What does Berry recommend for us as we start to repent of our limitless living?

[Our] human and earthly limits, properly understood, are not confinements but rather inducements to formal elaboration and elegance, to fullness of relationship and meaning. Perhaps our most serious cultural loss in recent centuries is the knowledge that some things, though limited, are inexhaustible. For example, an ecosystem, even that of a working forest or farm, so long as it remains ecologically intact, is inexhaustible. A small place, as I know from my own experience, can provide opportunities of work and learning, and a fund of beauty, solace, and pleasure—in addition to its difficulties—that cannot be exhausted in a lifetime or in generations.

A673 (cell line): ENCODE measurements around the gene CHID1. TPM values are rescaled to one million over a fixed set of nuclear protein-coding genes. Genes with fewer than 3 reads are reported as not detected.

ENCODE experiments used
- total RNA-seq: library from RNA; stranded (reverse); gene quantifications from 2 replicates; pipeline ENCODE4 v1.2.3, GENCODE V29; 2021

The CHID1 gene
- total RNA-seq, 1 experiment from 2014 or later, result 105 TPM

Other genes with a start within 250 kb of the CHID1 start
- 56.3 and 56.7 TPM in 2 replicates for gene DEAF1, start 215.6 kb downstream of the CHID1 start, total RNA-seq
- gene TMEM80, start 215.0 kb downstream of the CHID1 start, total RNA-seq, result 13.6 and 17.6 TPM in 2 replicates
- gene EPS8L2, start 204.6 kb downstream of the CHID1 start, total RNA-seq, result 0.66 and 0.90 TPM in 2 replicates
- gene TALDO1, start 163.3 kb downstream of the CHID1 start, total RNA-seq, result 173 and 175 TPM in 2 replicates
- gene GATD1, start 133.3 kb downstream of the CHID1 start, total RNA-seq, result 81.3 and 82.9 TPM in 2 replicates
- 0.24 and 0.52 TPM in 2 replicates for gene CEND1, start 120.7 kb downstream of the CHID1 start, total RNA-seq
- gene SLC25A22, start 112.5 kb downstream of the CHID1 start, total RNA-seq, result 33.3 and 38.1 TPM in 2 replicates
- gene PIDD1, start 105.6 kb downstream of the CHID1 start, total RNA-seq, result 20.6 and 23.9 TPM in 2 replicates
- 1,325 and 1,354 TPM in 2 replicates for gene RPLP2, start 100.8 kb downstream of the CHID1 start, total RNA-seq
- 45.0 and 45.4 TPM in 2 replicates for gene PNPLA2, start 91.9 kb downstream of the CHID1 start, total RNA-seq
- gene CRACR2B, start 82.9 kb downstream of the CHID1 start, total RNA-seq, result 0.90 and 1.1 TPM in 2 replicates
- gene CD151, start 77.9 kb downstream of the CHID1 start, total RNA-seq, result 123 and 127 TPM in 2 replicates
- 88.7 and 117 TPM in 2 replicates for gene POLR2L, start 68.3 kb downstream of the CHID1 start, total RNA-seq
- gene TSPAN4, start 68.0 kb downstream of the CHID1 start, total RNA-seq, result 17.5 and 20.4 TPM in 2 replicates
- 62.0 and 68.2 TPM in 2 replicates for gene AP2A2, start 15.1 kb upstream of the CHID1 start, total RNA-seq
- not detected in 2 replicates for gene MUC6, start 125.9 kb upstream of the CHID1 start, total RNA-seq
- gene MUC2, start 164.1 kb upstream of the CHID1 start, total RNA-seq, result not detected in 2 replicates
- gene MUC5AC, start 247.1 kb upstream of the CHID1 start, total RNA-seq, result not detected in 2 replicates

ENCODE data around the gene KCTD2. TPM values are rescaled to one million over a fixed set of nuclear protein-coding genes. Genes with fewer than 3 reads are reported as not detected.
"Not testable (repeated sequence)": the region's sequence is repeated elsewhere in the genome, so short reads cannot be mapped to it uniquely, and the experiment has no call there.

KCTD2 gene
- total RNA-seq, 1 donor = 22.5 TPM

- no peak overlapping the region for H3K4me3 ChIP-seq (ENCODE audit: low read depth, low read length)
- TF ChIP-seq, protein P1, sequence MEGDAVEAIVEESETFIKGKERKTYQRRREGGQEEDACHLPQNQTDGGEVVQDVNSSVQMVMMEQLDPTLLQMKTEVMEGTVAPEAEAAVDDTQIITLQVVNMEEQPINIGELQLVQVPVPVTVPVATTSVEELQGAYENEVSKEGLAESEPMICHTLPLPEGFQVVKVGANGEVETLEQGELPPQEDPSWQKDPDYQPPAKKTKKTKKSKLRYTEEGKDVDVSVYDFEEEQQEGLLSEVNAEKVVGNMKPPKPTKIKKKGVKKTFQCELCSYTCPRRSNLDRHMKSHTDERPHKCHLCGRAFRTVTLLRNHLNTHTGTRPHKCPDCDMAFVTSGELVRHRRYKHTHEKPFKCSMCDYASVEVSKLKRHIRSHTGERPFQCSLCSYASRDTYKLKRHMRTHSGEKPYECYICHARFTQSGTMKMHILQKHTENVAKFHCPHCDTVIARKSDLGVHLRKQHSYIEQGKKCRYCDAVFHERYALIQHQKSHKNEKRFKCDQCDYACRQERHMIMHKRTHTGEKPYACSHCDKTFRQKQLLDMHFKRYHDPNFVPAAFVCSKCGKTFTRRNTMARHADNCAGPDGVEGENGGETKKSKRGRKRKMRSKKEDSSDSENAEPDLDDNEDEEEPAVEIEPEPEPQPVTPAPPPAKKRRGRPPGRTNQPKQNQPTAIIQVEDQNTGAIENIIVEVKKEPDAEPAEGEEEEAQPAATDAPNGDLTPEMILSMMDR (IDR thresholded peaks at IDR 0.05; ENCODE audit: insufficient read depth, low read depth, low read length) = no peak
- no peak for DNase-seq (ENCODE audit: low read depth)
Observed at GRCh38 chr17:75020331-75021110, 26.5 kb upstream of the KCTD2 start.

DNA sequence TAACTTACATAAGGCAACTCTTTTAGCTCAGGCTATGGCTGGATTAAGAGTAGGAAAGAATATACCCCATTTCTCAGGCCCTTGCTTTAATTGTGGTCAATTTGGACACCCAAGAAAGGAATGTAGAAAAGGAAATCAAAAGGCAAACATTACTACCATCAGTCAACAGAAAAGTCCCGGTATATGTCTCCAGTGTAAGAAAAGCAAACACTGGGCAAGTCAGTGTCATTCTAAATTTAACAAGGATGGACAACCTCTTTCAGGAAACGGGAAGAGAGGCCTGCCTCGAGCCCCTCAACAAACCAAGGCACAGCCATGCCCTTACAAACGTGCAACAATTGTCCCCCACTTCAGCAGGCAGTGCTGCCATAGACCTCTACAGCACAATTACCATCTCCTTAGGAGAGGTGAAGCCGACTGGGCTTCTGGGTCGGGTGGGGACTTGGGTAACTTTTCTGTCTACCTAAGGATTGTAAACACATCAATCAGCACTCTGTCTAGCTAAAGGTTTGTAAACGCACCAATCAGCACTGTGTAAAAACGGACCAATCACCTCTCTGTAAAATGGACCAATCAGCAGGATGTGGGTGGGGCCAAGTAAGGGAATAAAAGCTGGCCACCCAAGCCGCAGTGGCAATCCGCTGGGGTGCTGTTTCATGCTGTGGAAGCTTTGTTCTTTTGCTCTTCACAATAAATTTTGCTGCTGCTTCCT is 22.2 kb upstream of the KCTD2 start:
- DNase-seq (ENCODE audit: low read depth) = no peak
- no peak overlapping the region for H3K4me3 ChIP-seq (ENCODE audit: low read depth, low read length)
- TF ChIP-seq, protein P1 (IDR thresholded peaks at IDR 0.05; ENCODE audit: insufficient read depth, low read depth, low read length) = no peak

To recover from our disease of limitlessness, we will have to give up the idea that we have a right to be godlike animals, that we are potentially omniscient and omnipotent, ready to discover “the secret of the universe.” We will have to start over, with a different and much older premise: the naturalness and, for creatures of limited intelligence, the necessity, of limits. We must learn again to ask how we can make the most of what we are, what we have, what we have been given. If we always have a theoretically better substitute available from somebody or someplace else, we will never make the most of anything. It is hard to make the most of one life. If we each had two lives, we would not make much of either. Or as one of my best teachers said of people in general: “They’ll never be worth a damn as long as they’ve got two choices.”